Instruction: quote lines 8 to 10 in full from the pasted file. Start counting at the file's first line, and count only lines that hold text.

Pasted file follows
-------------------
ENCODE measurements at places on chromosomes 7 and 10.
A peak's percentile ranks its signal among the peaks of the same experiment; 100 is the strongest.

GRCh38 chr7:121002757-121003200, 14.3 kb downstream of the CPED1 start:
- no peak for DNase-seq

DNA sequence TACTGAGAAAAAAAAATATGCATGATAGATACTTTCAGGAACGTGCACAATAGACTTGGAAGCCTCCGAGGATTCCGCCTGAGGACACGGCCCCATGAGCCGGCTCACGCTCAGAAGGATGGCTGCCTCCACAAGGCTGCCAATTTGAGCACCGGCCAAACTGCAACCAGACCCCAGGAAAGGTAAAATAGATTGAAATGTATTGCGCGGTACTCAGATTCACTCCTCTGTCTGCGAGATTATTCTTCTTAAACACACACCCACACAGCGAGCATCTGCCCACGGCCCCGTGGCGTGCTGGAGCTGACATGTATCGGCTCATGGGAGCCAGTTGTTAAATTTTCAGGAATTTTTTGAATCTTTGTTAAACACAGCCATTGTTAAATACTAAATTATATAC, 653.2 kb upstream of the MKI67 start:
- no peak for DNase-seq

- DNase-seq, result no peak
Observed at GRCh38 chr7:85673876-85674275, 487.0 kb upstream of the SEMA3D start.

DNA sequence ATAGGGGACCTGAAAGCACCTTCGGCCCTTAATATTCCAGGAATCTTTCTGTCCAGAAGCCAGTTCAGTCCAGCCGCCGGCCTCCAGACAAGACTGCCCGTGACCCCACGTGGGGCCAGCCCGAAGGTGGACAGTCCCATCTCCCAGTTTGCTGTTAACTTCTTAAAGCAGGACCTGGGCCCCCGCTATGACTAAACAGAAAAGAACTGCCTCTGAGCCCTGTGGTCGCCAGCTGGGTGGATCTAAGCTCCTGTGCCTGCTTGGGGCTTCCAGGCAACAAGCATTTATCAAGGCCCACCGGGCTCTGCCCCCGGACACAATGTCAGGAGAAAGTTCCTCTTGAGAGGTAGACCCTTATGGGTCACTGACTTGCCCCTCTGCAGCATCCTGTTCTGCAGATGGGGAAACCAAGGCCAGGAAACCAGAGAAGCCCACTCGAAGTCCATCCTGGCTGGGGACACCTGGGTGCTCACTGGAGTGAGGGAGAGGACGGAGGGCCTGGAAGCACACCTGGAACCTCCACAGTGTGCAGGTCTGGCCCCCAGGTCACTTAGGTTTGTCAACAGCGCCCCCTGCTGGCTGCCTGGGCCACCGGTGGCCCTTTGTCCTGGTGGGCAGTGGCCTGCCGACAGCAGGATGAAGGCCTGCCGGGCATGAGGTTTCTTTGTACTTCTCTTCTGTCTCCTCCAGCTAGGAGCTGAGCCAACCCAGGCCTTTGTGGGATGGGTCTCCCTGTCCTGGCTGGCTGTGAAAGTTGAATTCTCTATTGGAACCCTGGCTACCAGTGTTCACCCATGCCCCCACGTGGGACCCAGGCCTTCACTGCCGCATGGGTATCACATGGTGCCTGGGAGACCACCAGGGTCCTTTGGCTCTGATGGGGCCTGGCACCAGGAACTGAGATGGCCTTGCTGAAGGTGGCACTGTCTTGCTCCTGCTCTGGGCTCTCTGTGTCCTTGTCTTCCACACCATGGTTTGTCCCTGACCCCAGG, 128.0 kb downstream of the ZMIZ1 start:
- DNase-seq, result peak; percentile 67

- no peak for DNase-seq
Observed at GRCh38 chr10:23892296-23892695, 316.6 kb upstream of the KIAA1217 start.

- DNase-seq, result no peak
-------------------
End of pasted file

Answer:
Observed at GRCh38 chr7:85673876-85674275, 487.0 kb upstream of the SEMA3D start.

DNA sequence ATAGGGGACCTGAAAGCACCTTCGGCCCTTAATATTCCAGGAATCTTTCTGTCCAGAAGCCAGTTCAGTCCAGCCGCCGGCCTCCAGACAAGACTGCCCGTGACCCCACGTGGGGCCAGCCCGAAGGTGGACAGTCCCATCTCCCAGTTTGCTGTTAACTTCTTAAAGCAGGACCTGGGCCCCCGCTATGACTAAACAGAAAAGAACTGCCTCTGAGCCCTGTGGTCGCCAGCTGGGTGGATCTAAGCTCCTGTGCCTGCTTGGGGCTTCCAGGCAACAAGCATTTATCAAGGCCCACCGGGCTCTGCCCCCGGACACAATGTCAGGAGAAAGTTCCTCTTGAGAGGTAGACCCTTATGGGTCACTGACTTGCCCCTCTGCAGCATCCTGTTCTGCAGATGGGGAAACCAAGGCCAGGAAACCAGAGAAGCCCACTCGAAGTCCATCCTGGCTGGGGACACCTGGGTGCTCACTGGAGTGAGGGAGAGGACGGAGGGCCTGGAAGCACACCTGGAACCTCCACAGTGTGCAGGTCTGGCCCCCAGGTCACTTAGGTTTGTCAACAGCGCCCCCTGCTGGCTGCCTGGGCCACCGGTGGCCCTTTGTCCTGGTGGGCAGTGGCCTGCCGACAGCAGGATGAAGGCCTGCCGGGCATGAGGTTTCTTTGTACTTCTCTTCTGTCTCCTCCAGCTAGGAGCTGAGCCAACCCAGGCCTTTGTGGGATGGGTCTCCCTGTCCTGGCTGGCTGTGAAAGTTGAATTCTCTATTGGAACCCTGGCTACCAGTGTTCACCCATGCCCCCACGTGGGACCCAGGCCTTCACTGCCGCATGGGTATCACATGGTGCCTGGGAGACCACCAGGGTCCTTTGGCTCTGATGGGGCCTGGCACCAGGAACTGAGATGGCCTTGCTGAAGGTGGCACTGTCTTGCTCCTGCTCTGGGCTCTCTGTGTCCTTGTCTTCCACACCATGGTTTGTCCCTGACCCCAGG, 128.0 kb downstream of the ZMIZ1 start:
- DNase-seq, result peak; percentile 67